Fat (?), n. [See Vat, n.]


A large tub, cistern, or vessel; a vat.


The fats shall overflow with wine and oil. Joel ii. 24.


A measure of quantity, differing for different commodities.




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Fat, a. [Compar. Fatter (?); superl. Fattest (?).] [AS. f&aemac;tt; akin to D. vet, G. fett, feist, Icel. feitr, Sw. fet, Dan. fed, and perh. to Gr. pi^dax spring, fountain, pidy`ein to gush forth, pi`wn fat, Skr. pi to swell.]


Abounding with fat

; as: (a)

Fleshy; characterized by fatness; plump; corpulent; not lean; as, a fat man; a fat ox.


Oily; greasy; unctuous; rich; -- said of food.


Exhibiting the qualities of a fat animal; coarse; heavy; gross; dull; stupid.

Making our western wits fat and mean. Emerson.

Make the heart of this people fat. Is. vi. 10.


Fertile; productive; as, a fat soil; a fat pasture.


Rich; producing a large income; desirable; as, a fat benefice; a fat office; a fat job.

Now parson of Troston, a fat living in Suffolk. Carlyle.


Abounding in riches; affluent; fortunate.


Persons grown fat and wealthy by long impostures. Swift.

6. Typog.

Of a character which enables the compositor to make large wages; -- said of matter containing blank, cuts, or many leads, etc.; as, a fat take; a fat page.

Fat lute, a mixture of pipe clay and oil for filling joints.


© Webster 1913.

Fat (?), n.

1. Physiol. Chem.

An oily liquid or greasy substance making up the main bulk of the adipose tissue of animals, and widely distributed in the seeds of plants. See Adipose tissue, under Adipose.

Animal fats are composed mainly of three distinct fats, tristearin, tripalmitin, and triolein, mixed in varying proportions. As olein is liquid at ordinary temperatures, while the other two fats are solid, it follows that the consistency or hardness of fats depends upon the relative proportion of the three individual fats. During the life of an animal, the fat is mainly in a liquid state in the fat cells, owing to the solubility of the two solid fats in the more liquid olein at the body temperature. Chemically, fats are composed of fatty acid, as stearic, palmitic, oleic, etc., united with glyceryl. In butter fat, olein and palmitin predominate, mixed with another fat characteristic of butter, butyrin. In the vegetable kingdom many other fats or glycerides are to be found, as myristin from nutmegs, a glyceride of lauric acid in the fat of the bay tree, etc.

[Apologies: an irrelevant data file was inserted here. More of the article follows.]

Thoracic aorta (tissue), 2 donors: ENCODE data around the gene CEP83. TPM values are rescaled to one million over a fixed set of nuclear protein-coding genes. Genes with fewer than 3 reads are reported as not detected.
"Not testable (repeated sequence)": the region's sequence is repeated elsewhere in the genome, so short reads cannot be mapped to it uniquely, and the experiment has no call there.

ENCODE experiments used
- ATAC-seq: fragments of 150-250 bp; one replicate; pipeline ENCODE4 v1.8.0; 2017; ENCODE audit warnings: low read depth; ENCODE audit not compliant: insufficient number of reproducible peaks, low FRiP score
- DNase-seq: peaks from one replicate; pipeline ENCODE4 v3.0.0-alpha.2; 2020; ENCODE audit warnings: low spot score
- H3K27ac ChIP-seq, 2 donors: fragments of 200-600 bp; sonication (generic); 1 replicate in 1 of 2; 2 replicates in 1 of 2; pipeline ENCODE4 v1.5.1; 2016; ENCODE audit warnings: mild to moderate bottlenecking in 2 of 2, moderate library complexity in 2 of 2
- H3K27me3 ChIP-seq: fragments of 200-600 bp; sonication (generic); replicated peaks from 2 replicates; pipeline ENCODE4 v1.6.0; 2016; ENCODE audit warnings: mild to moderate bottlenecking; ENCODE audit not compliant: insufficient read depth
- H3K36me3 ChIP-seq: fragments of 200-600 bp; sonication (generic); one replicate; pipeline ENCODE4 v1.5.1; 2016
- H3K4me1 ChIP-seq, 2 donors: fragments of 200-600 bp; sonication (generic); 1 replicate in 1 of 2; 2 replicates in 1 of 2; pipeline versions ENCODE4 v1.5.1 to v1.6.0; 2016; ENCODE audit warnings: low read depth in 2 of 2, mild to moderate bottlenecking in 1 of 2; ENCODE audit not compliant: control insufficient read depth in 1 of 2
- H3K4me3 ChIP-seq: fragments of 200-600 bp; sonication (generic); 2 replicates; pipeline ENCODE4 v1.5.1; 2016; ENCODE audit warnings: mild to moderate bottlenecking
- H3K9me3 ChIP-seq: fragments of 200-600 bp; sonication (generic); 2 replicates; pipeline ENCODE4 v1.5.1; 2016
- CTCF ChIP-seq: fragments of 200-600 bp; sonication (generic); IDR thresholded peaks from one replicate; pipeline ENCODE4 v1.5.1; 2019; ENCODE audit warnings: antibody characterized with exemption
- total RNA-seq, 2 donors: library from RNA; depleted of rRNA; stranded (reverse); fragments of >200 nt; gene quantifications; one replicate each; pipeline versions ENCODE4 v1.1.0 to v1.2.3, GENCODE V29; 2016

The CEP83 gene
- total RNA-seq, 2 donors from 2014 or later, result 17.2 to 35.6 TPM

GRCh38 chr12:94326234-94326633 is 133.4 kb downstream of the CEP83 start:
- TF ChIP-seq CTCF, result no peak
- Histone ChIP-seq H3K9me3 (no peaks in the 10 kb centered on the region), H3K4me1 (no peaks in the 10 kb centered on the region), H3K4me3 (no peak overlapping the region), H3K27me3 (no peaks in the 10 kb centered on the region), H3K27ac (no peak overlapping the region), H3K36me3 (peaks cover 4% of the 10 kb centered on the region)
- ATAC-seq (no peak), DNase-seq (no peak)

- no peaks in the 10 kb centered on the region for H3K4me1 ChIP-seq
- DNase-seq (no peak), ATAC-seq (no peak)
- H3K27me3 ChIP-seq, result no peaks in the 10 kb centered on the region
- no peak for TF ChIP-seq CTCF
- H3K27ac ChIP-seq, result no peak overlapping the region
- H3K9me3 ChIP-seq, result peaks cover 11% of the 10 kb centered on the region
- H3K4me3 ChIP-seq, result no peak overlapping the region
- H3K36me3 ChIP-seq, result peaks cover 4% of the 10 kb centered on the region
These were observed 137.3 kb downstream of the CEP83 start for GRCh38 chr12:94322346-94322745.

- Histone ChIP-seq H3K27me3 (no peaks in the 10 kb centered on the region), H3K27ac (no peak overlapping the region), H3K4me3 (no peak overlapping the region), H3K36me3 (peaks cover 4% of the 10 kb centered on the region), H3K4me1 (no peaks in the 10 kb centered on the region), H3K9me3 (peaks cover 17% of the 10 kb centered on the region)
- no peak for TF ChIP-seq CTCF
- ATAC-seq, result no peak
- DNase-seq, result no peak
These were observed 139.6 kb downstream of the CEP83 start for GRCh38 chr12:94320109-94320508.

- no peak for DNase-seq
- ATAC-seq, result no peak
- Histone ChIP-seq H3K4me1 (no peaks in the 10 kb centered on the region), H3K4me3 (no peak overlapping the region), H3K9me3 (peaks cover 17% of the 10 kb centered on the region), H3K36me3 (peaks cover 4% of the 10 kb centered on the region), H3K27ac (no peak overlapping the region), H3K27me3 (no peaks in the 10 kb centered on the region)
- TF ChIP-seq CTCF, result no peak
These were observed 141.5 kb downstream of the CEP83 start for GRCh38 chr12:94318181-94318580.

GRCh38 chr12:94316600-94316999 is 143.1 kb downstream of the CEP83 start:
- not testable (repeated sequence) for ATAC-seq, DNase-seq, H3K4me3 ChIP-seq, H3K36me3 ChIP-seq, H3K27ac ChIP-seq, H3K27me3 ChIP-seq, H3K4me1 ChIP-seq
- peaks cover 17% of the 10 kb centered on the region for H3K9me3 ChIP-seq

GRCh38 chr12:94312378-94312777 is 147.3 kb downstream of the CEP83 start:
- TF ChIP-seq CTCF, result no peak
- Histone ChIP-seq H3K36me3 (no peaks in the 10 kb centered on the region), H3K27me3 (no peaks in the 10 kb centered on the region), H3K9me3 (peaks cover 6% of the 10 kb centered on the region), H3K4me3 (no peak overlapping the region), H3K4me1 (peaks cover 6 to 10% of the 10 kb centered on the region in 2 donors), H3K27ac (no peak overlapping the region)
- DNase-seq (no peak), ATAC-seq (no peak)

The best or richest productions; the best part; as, to live on the fat of the land.

3. Typog.

Work. containing much blank, or its equivalent, and, therefore, profitable to the compositor.

Fat acid. Chem. See Sebacic acid, under Sebacic. -- Fat series, Fatty series Chem., the series of the paraffine hydrocarbons and their derivatives; the marsh gas or methane series. -- Natural fats Chem., the group of oily substances of natural occurrence, as butter, lard, tallow, etc., as distinguished from certain fatlike substance of artificial production, as paraffin. Most natural fats are essentially mixtures of triglycerides of fatty acids.


© Webster 1913.

Fat, v. t. [imp. & p. p. Fatted (?); p. pr. & vb. n. atting (?).] [OE. fatten, AS. fttian. See Fat, a., and cf. Fatten.]

To make fat; to fatten; to make plump and fleshy with abundant food; as, to fat fowls or sheep.

We fat all creatures else to fat us. Shak.


© Webster 1913.

Fat, v. i.

To grow fat, plump, and fleshy.

An old ox fats as well, and is as good, as a young one. Mortimer.


© Webster 1913.